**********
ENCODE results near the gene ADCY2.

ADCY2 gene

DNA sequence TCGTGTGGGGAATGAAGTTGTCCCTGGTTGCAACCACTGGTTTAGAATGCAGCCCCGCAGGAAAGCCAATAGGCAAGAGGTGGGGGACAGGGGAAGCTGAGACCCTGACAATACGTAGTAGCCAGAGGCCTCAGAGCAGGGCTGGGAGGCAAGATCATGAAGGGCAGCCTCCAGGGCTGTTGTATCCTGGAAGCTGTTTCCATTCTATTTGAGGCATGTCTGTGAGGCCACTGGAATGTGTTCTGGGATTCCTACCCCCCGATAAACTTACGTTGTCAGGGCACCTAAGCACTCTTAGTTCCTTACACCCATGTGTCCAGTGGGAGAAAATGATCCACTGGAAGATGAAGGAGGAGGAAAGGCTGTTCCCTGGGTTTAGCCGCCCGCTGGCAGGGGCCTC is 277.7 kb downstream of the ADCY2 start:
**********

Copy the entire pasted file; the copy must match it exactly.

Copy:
ENCODE results near the gene ADCY2.

ADCY2 gene

DNA sequence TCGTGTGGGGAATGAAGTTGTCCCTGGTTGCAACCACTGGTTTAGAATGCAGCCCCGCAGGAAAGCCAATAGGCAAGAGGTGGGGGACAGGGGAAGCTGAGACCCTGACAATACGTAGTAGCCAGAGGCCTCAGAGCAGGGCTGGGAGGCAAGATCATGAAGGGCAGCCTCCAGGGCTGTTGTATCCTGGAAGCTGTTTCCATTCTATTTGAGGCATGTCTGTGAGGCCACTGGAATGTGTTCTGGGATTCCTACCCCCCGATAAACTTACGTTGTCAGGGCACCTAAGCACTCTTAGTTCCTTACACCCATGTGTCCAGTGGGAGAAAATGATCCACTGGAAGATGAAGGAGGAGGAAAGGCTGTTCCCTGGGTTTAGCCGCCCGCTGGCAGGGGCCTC is 277.7 kb downstream of the ADCY2 start: